the laudable aspects of received moral boundaries c/f
the unhealthy aspects of behaviour constraints attempted via indoctrination

i.e. control through fear merely reveals the fears of the controller, not the controlled

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Post Options Post Options   Quote Snow Dog Quote  Post ReplyReply Direct Link To This Post Posted: April 30 2010 at 17:52
Originally posted by BaldJean



I don't think "Midnight Madness" has any special meaning; it may refer to a movie of the same title starring Michael J. Fox though.




Yes...Jackson saw this film, then went back in time to write the song, Marty!
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Post Options Post Options   Quote moshkito Quote  Post ReplyReply Direct Link To This Post Posted: May 06 2010 at 16:54
Hi,
 
From a writer's point of view, which is not always the same, here is what I see. In general, from the top, this is a nice piece of music and the lyrics, while not totally clear as to a meaning or story, are more in line with thoughts passing through your mind. With a few allusions here and there.
 
The opening is pretty straight forward although I tend to think that there is a little freedom of expression that might be making a light comment about the human condition in general ... that is that most of us will end up in the same place without much attention ... another way of saying that we're all the same.
 
I like "A song in praising style And then forget the words" ... which is exactly what the 20th century has become. So many good things and none of them means anything and what's more many of us don't even care. It can be a song, or a book.
 
"And I sing my credo to a lost cause" ... I'm inclined to believe that David Jackson wanted to say what a lot of us want to say without being rude. I can sing until I die, and it doesn't matter to anyone, or at least enough people. The next stanza is alluding to the previous one and has the king and gold image.
 
"I believe, and you believe, and we believe we`re free .. And the air don`t cost a thing To a bird with a broken wing ... " ... really nice line ... a bird can't fly and the air doesn't help him fly when he has a broken wing. Likewise it could be said that we have a broken something or other (let's say spirit) and while we believe we're free, sometimes we're not ... the wind won't carry us, or you have an injury.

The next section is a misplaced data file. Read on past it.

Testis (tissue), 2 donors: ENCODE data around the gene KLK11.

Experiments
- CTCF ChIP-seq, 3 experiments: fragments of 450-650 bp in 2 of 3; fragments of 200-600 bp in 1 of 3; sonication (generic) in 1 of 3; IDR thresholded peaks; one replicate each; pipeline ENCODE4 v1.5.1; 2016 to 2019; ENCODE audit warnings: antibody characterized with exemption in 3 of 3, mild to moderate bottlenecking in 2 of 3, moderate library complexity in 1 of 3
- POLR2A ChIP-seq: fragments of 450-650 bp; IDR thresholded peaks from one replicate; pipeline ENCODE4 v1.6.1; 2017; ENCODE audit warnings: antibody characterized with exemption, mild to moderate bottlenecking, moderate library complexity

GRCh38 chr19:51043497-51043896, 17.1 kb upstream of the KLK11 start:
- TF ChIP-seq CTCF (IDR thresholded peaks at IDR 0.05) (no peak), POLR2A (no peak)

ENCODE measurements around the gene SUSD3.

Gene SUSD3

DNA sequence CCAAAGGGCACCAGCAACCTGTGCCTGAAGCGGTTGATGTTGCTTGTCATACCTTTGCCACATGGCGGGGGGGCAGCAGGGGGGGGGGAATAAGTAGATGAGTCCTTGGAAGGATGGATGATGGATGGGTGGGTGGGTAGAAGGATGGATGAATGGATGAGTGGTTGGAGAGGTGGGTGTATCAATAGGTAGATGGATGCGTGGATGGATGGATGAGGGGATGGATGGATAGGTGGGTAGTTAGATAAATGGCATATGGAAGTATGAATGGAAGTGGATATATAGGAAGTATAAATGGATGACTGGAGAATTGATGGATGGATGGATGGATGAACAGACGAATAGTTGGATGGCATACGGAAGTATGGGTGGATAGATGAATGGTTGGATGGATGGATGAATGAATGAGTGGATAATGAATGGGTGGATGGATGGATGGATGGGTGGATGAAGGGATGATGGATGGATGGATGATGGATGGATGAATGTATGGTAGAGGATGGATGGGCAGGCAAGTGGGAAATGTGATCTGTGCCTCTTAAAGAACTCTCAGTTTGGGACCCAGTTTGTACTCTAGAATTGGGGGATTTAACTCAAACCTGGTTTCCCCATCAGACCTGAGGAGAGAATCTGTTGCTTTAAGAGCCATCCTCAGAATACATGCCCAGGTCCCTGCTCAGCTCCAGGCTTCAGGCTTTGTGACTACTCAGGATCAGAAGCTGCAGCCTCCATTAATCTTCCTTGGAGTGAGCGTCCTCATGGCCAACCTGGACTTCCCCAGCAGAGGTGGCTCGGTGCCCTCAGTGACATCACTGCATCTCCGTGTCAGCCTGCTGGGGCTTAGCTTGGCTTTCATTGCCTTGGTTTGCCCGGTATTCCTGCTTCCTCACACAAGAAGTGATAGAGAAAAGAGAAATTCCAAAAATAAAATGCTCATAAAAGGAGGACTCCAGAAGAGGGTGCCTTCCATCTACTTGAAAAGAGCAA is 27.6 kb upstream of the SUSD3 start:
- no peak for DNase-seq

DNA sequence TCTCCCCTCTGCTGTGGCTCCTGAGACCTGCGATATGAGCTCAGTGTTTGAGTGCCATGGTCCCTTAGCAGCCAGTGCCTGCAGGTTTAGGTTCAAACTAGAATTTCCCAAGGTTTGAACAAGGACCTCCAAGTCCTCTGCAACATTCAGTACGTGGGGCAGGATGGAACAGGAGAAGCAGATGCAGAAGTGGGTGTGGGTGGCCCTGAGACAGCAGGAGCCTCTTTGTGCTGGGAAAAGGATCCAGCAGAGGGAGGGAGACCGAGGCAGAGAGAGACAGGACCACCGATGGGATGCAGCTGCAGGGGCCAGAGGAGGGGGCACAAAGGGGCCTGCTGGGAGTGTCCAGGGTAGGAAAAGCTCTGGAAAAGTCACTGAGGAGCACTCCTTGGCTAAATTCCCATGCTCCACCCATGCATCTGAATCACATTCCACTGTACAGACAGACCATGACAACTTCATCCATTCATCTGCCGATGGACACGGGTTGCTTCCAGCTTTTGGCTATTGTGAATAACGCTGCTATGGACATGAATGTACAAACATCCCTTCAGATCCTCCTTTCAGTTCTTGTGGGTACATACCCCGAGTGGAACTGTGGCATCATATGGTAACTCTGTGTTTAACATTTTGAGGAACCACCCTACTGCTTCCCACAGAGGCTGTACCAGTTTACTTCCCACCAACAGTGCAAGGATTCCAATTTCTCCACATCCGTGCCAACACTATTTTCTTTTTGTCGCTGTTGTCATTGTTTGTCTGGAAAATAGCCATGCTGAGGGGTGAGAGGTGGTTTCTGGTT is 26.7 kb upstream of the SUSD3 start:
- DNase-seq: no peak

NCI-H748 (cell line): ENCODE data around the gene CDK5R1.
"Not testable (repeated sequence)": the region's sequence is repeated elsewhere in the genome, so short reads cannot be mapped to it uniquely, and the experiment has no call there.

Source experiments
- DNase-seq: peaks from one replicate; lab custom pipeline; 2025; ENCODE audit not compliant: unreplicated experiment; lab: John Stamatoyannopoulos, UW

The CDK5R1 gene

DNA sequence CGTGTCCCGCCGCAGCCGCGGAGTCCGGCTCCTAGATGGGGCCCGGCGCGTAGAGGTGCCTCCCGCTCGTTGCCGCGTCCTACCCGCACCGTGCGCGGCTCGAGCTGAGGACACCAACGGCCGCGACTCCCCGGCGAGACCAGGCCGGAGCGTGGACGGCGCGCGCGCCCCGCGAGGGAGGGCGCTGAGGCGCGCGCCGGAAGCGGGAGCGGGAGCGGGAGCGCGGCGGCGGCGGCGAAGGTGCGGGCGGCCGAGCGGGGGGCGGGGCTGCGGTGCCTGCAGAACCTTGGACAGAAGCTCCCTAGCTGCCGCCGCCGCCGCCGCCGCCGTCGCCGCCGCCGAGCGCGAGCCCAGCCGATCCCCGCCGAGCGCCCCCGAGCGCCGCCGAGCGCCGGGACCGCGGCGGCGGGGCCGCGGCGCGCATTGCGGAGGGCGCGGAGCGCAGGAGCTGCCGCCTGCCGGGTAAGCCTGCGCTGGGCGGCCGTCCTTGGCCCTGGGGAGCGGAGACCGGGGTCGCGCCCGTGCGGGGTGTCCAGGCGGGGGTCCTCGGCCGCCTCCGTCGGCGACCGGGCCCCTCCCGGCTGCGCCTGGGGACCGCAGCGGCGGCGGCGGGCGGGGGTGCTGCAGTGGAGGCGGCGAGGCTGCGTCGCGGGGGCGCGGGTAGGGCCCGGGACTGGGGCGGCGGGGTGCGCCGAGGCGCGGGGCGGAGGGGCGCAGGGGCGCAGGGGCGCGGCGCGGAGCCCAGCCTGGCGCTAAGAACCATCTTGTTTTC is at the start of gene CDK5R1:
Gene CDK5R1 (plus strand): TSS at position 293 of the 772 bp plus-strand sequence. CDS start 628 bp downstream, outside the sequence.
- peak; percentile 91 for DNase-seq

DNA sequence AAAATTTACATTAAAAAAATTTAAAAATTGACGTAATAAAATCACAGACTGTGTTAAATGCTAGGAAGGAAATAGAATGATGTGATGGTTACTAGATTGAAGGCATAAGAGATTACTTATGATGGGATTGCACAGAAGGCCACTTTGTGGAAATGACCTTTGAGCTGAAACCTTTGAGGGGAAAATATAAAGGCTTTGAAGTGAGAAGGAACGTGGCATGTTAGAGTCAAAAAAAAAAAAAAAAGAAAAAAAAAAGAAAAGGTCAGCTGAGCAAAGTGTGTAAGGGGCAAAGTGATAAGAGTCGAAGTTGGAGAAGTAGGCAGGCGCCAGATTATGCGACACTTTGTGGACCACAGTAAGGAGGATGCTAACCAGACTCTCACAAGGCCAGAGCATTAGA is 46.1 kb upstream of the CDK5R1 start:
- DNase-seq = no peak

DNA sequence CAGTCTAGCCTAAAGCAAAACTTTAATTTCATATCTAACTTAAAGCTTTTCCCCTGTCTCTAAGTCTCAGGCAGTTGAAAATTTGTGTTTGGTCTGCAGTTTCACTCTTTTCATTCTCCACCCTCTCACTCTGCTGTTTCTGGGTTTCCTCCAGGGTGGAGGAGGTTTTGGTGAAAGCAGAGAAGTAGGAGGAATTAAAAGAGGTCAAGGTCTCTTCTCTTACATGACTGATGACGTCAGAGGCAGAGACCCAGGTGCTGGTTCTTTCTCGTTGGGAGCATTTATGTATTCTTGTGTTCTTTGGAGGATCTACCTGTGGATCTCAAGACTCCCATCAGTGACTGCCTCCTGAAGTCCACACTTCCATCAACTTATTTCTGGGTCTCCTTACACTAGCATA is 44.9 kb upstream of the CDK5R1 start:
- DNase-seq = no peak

"The wisest king of all ... As I sing my credo to a lost cause" ... this one is tough and may lead a lot of people in different ways. One could easily be making a historical reference to one person or king, but the fact remains that a thousand years later it's on a wall. You may believe in that king/person and his/her story and belief, but you are not there and it is not the same thing. In other words you are fighting for an ideal, not a reality.
 
The last stanza is pretty self explanatory ... from stars to movies to whatever, you play a while, a game or otherwise, and essentially you disregard the rules. We tend to change these rules as time goes by and always update what we say ... sort of yesterday I believed in a and tomorrow it's not quite a anymore!
 
Ok ... all in all, we have a poem/song about having an idea, standing up for it, and in the end ... what does it all mean? And this is the frustrating part about a lot of believs for many people ... today they mean something, and tomorrow? .. who gives a darn.
 
Above all, I have always thought that this was a rather pointed attack towards the hippie thing and how it was coming down in those days ... the backlash from it was nasty and down right bizarre and of course, you and I do not have to talk about some of the silliness and people so stoned out thinking they were hip and with it. Most were not! And the bird ... Jonathan Livingston Seagull ... was a nice book, only to get corrupted by cynicism and people that had nothing better to say that it was a book for stonies!
 
A lot of the "air" went out of the whole thing with one song (more or less) and it was that one about when you go to san francisco bring flowers in your hair, and all of a sudden the whole place was inundated with the largest bunch of crazies and what not that proceeded to corrupt what was there and the great music and feeling all around it. Similar things happened in other places. You had things like Altamont, that put a really bad taste on people's mouths about even more ... not only was it wrong, all of a sudden the music seems to be even worse and irresponsible. In Germany, Amon Duul 2's first album is their "break" from their commune, and the comment was ... it's all about sex and parties .. has nothing to do with anything else ... in other words ... all of a sudden you are onto something ... that means nothing at all!